Let’s face it – the best gift at the holidays is money. But, that doesn’t mean you should be doling out an impersonal wad of cash to all of the caregivers in your life at years’ end. Cash is often a welcome gift. But for some, a personalized gift is more polite. And for a select few, it’s not appropriate to give anything at all. One thing is for certain though, the people who care for you and your family deserve a thank you — no matter the size. Here’s your guide to knowing when to tip, when to gift and how much you should be budgeting for the caregivers in your life.
If your babysitter is the reason you’ve had an occasional date night during the past few months, throw in an extra night’s pay or a gift card equivalent.
Spend: Between $25 and $75
Nannies care for your kids and love them like their own. Along with a generous holiday bonus, include something sentimental from your family, like a nice pair of gloves, photo album or spa treatment.
Spend: Between one week and one month’s pay.
Thank them for getting dirty – so you don’t have to. If your housekeeper does double duty with the kids, include a craft made by your kids or a homemade card.
Spend: One week’s pay
Wind, sleet, snow and heat. This caregiver walks, plays and picks up after your favorite four-legged friend(s). For the everyday dog walker, give a week’s worth of bonus money.
Spend: Between one day and one week’s pay
Senior caregiver or housing attendant
A paid in-home attendant should receive a significant cash bonus. But for senior housing staff members, try movie, Target, or spa gift cards. And for family caregivers, offer a day of house cleaning or respite care to give their needs a break.
Spend: A day of your time, $20 gift cards for each staff member, or a week’s pay
Maybe you don’t consider your boss a “caretaker,” and Emily Post says not to “gift up,” but if you consider your boss a mentor, a nice thank you card is a great token of appreciation. If you’re afraid others will make you look bad, consider a homemade specialty, a book, a bottle of wine, or organize a group gift with your coworkers.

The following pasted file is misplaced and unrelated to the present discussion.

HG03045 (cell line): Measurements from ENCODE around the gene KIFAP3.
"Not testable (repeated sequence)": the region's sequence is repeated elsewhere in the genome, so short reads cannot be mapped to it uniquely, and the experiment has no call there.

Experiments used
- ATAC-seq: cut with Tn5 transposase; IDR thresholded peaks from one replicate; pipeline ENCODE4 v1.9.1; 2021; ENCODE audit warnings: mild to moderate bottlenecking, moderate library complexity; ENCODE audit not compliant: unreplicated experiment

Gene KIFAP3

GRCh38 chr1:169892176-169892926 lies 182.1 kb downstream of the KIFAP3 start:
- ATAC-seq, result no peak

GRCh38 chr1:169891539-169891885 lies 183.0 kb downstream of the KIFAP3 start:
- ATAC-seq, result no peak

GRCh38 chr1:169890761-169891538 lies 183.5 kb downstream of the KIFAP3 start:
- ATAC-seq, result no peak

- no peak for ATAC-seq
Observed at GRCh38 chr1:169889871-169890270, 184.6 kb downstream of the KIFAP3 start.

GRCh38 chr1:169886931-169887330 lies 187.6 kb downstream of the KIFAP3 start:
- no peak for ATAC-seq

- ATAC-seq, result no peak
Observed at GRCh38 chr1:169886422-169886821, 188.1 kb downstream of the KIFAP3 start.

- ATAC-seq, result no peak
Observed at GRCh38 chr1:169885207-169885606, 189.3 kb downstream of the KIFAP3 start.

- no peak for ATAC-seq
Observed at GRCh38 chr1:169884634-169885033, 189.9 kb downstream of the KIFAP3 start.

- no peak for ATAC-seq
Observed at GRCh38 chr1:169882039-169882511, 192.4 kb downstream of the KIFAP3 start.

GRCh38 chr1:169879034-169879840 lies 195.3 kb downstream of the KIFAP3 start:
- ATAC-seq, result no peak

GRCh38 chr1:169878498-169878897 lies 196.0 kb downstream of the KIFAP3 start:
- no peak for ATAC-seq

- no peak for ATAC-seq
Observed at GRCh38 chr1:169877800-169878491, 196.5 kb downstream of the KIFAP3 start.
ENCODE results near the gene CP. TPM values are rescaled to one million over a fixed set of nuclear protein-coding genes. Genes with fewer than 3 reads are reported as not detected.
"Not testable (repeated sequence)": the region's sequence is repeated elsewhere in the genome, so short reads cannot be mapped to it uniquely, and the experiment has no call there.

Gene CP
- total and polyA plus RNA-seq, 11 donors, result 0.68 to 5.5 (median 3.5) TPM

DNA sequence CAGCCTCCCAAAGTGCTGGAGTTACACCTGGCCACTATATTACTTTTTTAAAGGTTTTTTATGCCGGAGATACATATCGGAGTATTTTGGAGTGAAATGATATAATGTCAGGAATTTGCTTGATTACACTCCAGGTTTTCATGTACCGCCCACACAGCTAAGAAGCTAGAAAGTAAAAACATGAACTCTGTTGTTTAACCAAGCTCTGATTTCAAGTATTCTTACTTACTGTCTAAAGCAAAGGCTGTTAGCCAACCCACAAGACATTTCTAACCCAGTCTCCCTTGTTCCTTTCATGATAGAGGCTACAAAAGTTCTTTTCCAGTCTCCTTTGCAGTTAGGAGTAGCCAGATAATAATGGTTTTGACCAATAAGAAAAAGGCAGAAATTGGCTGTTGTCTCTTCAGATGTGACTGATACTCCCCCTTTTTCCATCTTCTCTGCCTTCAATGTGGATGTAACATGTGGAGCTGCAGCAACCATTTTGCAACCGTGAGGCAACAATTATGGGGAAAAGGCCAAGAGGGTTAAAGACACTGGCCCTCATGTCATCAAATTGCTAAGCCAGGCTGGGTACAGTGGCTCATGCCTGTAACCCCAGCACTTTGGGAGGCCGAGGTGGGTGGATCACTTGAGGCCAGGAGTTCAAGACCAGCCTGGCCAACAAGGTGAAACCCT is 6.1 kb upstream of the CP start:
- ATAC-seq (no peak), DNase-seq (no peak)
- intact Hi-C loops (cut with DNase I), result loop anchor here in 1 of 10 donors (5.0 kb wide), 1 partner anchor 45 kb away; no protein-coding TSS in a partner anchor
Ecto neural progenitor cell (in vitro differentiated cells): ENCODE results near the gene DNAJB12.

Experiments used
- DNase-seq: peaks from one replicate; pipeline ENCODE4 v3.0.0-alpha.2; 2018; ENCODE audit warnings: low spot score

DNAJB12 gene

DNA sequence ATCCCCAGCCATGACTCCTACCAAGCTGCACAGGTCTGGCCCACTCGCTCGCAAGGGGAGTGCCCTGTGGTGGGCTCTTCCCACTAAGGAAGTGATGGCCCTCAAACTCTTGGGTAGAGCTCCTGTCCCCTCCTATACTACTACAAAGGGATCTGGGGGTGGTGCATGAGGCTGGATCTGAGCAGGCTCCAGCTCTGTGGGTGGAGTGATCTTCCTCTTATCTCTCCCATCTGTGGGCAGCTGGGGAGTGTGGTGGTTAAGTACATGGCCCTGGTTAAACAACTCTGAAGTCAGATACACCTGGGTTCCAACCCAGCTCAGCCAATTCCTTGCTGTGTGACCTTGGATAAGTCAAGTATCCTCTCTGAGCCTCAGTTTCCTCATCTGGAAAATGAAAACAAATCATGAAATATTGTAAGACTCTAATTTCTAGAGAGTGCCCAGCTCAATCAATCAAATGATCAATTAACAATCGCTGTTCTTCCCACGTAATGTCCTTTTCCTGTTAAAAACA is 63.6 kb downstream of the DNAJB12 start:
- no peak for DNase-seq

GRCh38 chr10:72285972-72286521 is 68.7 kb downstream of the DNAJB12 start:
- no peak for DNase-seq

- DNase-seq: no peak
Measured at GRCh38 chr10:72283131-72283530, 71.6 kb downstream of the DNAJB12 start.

Spend: Between $0 and $15
According to the USPS guidelines, cash is not allowed, but gift cards and small tokens of appreciation are okay.
Spend: Nothing over $20
Cash is tacky, but a gift card to help support their classroom is totally acceptable. Also consider a spa or restaurant certificate.
Spend: Between $25 and $100.
Tutor or coach
For specialized tutors, music teachers and coaches a small thoughtful gift is a great way to show your appreciation. Consider personal interests or style and find a matching scarf. If stuck, go with a gift card to iTunes.
Spend: Between $10 and $35
A gift card based around their interests is the way to go. Do they have a car? Go with a gas card. Is it a teen your son’s age? Consider iTunes or Amazon.com.
Spend: Between $10 and $25.
Imagine if carpool duty involved up to 30 rowdy kids every day. That deserves a reward, right? Treat them with a gift card to a place everyone can find something, like Target, Best Buy or a local coffee shop.
Spend: Between $5 and $20
Hair stylist, waxer and manicurist
If you’re a regular with your “groomer,” tipping extra at the holidays is a wonderful boost, especially if she tends to squeeze you in for last-minute maintenance. Consider doubling your typical tip, or at least adding an extra 10 percent.
Spend: Between $10 and $100